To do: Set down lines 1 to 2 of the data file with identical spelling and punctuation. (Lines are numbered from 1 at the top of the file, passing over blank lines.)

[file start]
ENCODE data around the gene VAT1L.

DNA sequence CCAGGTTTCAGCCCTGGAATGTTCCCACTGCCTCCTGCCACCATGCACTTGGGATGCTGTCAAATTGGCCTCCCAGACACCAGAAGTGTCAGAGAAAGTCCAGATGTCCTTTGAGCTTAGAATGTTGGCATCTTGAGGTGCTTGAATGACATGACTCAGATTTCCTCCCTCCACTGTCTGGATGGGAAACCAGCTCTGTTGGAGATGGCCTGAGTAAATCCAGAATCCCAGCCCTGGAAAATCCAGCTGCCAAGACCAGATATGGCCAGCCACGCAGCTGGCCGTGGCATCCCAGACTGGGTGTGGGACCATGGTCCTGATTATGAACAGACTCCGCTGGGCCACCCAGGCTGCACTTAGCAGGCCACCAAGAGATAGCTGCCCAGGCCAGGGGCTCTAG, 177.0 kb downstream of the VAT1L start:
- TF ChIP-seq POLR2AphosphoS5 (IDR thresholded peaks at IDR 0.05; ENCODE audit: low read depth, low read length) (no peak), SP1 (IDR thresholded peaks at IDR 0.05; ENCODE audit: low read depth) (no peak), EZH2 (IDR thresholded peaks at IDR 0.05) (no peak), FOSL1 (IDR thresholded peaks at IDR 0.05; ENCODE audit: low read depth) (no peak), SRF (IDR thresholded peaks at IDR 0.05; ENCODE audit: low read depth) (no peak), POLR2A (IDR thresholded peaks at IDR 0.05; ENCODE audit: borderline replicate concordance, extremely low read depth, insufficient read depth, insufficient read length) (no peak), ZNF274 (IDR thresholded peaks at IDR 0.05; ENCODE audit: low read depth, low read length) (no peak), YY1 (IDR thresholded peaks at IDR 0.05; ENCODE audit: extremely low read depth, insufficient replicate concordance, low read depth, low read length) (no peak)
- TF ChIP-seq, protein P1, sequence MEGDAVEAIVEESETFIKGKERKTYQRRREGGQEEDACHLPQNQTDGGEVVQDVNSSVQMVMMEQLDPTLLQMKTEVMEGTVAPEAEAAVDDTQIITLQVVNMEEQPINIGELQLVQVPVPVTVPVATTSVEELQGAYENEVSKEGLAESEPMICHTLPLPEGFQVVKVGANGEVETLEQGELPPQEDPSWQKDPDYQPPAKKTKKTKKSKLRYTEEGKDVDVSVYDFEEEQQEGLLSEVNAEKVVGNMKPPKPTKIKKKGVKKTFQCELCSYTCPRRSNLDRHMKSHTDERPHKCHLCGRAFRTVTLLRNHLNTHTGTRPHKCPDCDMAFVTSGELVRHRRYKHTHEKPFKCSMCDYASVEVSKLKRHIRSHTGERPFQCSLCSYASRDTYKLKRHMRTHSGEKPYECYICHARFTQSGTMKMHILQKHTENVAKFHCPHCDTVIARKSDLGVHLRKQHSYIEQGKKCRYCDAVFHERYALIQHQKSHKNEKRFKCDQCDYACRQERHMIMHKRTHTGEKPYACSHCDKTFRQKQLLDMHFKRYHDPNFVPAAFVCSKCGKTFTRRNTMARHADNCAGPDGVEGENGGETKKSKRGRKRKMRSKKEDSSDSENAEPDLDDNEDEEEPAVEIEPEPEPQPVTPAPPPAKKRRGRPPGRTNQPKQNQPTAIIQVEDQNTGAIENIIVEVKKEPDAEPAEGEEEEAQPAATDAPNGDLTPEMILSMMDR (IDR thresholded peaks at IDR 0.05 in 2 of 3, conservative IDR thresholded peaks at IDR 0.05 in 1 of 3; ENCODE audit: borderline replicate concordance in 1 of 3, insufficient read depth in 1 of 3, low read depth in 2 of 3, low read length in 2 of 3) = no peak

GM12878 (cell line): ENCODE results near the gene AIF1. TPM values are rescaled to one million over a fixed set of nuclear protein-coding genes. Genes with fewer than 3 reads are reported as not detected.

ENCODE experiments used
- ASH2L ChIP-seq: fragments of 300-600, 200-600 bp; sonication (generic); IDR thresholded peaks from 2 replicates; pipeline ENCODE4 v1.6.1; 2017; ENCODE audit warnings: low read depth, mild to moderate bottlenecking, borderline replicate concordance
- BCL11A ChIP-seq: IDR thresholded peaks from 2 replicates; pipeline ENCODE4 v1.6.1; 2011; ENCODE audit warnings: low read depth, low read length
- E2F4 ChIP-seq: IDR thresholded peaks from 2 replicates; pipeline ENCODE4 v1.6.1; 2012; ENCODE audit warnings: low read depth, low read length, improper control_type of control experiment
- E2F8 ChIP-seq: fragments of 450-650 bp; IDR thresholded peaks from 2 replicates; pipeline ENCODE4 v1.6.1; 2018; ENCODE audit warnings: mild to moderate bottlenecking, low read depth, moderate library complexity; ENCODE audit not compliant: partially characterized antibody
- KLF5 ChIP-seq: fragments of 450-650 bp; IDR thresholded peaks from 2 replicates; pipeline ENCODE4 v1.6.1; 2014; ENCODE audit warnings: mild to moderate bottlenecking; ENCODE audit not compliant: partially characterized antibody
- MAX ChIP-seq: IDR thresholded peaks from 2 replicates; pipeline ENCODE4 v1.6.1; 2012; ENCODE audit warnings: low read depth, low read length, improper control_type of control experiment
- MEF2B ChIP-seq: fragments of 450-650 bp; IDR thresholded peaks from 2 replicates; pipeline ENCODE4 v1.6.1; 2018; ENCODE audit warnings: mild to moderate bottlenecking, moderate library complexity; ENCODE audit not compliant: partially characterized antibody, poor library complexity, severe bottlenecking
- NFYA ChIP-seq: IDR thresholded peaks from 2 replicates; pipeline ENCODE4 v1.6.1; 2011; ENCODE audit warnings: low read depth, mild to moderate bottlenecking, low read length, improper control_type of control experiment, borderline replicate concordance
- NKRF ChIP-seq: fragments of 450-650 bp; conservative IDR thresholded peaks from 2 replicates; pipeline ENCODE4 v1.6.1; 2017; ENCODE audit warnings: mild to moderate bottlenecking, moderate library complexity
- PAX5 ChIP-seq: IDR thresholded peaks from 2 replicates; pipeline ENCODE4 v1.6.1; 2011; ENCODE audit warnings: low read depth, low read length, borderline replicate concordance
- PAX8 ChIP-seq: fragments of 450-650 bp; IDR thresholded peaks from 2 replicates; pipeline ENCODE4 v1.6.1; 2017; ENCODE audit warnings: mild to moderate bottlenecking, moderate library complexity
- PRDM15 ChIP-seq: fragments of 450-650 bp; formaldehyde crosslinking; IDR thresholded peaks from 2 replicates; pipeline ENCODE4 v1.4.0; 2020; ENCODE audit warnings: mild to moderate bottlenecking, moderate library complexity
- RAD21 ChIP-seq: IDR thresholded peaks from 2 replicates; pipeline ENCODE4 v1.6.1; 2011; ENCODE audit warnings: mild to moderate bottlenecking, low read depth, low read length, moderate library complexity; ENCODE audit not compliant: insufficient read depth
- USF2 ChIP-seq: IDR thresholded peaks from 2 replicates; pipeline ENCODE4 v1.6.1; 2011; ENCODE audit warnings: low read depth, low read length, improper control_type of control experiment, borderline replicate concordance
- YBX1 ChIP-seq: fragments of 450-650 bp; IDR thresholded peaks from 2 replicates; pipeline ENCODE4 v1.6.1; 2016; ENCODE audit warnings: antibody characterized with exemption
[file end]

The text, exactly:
ENCODE data around the gene VAT1L.

DNA sequence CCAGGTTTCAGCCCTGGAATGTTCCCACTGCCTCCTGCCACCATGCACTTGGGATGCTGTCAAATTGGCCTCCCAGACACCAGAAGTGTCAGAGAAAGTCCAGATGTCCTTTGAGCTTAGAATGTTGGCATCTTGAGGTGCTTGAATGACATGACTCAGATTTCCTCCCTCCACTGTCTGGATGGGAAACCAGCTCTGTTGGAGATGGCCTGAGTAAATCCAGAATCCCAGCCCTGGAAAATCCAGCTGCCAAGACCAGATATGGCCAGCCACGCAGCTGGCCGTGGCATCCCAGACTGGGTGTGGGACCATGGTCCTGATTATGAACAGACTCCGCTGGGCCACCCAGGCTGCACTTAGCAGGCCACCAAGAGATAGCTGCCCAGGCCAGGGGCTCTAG, 177.0 kb downstream of the VAT1L start: